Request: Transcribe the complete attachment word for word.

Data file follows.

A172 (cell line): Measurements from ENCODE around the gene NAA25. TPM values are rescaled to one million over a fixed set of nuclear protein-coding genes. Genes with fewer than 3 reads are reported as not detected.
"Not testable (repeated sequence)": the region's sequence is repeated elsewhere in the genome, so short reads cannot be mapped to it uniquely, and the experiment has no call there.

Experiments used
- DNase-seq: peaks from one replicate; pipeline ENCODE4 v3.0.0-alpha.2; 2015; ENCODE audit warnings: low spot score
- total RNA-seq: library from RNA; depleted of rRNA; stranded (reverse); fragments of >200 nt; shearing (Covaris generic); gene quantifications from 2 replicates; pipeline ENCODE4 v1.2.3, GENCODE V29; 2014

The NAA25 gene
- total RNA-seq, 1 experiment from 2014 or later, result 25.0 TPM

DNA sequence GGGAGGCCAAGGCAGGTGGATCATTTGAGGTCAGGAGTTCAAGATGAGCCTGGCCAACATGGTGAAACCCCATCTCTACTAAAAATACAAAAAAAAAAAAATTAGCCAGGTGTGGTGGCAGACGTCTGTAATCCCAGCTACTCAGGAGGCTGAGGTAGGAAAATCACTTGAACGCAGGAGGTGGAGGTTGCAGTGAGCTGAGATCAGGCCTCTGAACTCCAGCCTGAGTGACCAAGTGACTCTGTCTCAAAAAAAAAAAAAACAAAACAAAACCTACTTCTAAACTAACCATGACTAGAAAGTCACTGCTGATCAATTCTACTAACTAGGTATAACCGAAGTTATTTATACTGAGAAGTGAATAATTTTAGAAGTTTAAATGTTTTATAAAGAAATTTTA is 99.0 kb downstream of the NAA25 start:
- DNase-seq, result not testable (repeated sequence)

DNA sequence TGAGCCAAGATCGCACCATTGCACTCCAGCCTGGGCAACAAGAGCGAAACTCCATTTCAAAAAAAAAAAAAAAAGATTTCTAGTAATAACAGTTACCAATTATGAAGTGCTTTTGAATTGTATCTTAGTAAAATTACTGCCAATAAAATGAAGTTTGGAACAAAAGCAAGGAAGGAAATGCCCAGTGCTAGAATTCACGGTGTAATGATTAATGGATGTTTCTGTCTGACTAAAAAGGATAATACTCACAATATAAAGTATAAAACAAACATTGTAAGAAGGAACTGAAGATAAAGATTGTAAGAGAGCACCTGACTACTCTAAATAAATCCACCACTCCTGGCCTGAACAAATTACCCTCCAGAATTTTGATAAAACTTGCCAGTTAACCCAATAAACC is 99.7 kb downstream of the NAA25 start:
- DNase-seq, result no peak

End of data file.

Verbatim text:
A172 (cell line): Measurements from ENCODE around the gene NAA25. TPM values are rescaled to one million over a fixed set of nuclear protein-coding genes. Genes with fewer than 3 reads are reported as not detected.
"Not testable (repeated sequence)": the region's sequence is repeated elsewhere in the genome, so short reads cannot be mapped to it uniquely, and the experiment has no call there.

Experiments used
- DNase-seq: peaks from one replicate; pipeline ENCODE4 v3.0.0-alpha.2; 2015; ENCODE audit warnings: low spot score
- total RNA-seq: library from RNA; depleted of rRNA; stranded (reverse); fragments of >200 nt; shearing (Covaris generic); gene quantifications from 2 replicates; pipeline ENCODE4 v1.2.3, GENCODE V29; 2014

The NAA25 gene
- total RNA-seq, 1 experiment from 2014 or later, result 25.0 TPM

DNA sequence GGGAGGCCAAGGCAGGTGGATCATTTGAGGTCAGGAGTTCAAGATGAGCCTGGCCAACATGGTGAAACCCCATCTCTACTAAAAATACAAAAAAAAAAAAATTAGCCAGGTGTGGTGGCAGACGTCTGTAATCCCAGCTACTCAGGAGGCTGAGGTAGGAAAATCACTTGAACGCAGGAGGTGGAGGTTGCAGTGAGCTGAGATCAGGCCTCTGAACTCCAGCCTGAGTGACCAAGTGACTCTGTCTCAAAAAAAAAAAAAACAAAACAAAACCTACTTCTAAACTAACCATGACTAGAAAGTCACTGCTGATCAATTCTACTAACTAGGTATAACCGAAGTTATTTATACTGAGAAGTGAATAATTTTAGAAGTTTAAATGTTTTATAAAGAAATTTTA is 99.0 kb downstream of the NAA25 start:
- DNase-seq, result not testable (repeated sequence)

DNA sequence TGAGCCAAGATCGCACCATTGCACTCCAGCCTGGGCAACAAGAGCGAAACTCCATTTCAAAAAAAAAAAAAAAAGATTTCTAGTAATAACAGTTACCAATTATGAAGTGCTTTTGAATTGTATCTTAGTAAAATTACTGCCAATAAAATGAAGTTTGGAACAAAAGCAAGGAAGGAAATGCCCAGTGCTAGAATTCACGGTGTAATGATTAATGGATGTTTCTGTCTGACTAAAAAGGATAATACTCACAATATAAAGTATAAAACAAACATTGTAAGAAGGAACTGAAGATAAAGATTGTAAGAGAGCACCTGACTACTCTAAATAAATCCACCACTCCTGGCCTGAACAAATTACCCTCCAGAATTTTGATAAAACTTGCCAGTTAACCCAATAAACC is 99.7 kb downstream of the NAA25 start:
- DNase-seq, result no peak